On a rainy day in Helsinki, the Finnish army is building a bunker.
As Finland continues its bid to join NATO — and as the Ukraine war drags on — the country has been further fortifying its border with Russia.
There’s growing fear of retaliation from Moscow.
Major Petteri Viitanen is supervising this operation.
“We are constructing readiness constructions, little fortifications where we practice the whole chain – how do we build these things from the beginning to the actual construction. (FLASH) This is, if I use the word, really strong. It lasts a direct hit from artillery or a nearby hit from missiles or such. So it lasts tens of kilos of explosives. They are really robust.”
This isn’t just about fears of a military incursion though.
Finland’s NATO bid has caused it to fear that retaliation could come in the form of Russia sending a flood of migrants to the border — with the goal of destabilizing the country — similar to the crisis on the border between Poland and Belarus last year.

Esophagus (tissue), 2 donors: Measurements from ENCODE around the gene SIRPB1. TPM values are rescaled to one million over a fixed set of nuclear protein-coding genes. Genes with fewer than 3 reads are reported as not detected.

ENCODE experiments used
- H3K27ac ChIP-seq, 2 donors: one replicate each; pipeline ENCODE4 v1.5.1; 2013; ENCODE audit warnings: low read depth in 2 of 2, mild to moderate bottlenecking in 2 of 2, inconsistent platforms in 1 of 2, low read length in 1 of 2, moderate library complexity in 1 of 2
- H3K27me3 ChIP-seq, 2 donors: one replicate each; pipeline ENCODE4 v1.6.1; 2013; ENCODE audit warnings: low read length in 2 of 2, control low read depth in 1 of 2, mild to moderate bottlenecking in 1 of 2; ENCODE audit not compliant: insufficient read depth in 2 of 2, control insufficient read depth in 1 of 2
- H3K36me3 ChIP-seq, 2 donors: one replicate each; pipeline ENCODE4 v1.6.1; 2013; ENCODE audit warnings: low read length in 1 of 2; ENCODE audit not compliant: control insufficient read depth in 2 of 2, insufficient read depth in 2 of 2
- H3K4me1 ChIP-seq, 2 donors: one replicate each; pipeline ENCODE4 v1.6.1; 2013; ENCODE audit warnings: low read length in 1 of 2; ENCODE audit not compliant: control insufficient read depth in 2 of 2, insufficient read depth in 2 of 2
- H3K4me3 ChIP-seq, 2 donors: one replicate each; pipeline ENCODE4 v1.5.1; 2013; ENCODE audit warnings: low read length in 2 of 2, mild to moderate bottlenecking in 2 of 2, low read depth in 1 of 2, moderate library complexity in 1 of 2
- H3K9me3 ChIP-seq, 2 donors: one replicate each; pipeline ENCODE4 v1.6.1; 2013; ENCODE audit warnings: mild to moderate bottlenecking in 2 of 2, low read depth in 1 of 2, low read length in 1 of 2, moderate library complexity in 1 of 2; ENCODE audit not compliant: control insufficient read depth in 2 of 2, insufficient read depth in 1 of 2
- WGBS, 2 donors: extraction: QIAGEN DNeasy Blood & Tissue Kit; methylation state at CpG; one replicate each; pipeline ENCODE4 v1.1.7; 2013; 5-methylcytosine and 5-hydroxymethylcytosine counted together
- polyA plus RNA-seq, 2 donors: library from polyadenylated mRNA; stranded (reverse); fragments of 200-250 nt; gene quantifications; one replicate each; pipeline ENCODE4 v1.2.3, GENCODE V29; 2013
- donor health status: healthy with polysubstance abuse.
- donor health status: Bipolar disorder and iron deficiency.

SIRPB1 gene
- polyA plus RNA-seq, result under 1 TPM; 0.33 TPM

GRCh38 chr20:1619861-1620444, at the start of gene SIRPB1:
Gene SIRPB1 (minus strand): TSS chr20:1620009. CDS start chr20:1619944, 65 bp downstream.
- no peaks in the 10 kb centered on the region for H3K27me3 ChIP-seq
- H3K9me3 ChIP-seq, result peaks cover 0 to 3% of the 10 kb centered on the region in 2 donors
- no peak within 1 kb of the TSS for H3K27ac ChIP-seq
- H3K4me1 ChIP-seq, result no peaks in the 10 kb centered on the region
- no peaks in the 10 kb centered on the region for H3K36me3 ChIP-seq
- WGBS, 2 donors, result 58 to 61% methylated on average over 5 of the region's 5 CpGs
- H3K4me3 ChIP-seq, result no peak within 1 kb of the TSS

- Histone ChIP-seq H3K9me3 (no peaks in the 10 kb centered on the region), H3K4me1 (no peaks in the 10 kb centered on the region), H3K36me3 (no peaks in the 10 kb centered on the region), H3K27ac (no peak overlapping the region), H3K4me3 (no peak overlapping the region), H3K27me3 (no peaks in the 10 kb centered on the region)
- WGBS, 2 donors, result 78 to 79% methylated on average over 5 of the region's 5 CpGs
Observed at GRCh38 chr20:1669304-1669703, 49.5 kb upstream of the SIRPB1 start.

In the coming months, Finland’s government is expected to authorize its Border Guard to construct new fencing along over 150 miles of its 800-mile border with Russia.
They expect it will take three or four years to complete.
But as of now, Finland’s ascension to NATO isn’t set in stone.
It continues to negotiate with the Turkish government, a NATO member which has objected to both Finland and Sweden joining on the claim that the Nordic countries support groups that Turkey considers terrorists.
This article has been fact-checked by Arctic Today and Polar Research and Policy Initiative, with the support of the EMIF managed by the Calouste Gulbenkian Foundation.
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